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Today's global monetary and financial system, to a remarkable extent, continues to rely on the U.S. dollar for international liquidity. This reflects the currency's historic role, the liquidity of American financial markets, and the absence of alternatives. But with the emergence of
emerging markets, the capacity of the United States to provide safe assets will be outstripped by the growth of international transactions. It is thus likely that other large economies, presumably Europe and China, will eventually join the United States as sources of international liquidity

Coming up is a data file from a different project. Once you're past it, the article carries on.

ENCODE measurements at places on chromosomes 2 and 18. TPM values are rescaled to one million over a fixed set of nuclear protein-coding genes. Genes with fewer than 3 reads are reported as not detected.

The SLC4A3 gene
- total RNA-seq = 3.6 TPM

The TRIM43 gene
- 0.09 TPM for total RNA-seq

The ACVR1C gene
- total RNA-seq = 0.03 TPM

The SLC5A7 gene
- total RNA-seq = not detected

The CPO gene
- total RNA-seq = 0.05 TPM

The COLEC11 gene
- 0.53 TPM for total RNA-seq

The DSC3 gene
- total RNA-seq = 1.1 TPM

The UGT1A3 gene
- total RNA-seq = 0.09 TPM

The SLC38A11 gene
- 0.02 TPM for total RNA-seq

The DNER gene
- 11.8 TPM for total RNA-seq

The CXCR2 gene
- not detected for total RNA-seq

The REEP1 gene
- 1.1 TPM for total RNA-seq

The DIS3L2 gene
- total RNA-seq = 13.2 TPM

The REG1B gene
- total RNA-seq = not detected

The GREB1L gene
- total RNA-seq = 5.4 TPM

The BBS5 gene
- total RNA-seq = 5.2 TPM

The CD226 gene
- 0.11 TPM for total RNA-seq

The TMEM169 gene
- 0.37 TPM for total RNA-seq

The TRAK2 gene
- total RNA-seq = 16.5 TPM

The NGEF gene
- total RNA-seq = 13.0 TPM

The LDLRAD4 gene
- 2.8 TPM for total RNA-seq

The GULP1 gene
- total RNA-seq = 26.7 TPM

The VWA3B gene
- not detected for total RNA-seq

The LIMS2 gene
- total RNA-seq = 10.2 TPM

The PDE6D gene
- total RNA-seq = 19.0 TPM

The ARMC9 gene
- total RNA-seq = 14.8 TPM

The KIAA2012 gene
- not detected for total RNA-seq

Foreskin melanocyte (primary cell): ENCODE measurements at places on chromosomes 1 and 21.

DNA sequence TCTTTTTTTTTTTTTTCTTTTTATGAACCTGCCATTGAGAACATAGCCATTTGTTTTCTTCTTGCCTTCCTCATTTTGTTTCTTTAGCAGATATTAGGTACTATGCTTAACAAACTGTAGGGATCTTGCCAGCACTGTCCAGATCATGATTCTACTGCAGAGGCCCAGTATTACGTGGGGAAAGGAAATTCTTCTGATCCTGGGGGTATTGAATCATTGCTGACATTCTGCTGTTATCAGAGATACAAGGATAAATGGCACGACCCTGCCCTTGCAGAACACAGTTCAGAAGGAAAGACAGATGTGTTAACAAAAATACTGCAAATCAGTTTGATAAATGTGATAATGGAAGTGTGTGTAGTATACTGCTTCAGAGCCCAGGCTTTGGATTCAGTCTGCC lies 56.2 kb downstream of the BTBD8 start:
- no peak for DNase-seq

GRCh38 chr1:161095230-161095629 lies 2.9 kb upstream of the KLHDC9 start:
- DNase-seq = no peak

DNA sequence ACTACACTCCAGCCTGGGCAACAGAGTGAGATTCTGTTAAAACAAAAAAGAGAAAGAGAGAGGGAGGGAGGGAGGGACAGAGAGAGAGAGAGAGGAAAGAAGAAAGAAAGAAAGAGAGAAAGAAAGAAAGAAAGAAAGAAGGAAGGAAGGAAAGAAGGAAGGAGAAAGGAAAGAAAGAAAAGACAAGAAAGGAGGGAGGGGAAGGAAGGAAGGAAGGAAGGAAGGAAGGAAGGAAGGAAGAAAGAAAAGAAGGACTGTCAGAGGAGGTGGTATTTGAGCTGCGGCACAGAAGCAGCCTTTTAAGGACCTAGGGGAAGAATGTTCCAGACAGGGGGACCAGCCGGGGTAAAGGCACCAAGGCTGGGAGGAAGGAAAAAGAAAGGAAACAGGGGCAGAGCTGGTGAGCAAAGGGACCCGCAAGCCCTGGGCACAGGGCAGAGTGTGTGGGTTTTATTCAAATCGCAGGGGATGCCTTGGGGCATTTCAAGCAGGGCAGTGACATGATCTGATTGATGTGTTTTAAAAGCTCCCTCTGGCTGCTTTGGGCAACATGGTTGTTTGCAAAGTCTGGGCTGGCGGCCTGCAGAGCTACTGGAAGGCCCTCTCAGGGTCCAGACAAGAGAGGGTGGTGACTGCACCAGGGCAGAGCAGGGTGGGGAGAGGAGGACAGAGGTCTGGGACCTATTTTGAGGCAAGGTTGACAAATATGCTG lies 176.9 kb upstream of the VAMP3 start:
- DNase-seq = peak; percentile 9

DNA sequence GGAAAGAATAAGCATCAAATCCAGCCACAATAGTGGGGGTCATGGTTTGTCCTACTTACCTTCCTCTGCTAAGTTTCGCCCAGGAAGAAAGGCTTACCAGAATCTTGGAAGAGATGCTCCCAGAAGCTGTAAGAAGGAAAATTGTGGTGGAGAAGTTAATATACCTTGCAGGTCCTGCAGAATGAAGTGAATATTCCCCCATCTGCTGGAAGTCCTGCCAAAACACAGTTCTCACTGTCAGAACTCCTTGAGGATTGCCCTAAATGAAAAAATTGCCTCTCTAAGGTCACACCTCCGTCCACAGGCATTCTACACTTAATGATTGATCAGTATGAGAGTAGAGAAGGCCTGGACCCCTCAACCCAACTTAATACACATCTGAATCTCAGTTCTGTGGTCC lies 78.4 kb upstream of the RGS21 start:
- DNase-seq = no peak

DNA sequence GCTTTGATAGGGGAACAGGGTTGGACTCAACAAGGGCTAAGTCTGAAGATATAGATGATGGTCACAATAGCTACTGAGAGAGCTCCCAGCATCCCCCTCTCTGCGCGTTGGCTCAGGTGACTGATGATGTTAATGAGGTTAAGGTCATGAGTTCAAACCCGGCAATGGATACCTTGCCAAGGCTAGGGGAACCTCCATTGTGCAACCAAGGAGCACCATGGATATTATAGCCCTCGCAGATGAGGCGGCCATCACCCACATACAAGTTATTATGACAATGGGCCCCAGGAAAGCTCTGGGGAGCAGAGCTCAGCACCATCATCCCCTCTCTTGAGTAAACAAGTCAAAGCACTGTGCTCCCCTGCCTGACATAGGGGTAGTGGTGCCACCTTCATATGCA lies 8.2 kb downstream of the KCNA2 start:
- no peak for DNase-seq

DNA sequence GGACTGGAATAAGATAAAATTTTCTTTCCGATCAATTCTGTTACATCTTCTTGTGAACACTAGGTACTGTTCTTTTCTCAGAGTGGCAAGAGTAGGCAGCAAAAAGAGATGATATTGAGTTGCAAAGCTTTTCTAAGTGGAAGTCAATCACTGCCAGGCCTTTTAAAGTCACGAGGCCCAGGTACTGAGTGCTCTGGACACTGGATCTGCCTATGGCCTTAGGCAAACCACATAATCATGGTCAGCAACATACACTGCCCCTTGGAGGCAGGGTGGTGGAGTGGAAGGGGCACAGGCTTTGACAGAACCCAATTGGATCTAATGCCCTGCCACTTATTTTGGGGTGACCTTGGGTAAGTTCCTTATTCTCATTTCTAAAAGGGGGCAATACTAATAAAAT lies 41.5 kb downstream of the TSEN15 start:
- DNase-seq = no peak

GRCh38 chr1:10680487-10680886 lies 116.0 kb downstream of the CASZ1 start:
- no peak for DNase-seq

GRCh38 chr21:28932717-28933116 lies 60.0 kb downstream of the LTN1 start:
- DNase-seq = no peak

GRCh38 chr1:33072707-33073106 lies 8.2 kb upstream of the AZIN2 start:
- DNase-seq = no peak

and that other currencies will come to share the dollar's reservecurrency status.
The American Economic Review is a general-interest economics journal. The journal is published quarterly and contains articles on a broad range of topics. Established in 1911, the AER is among the nation's oldest and most respected scholarly journals in the economics profession.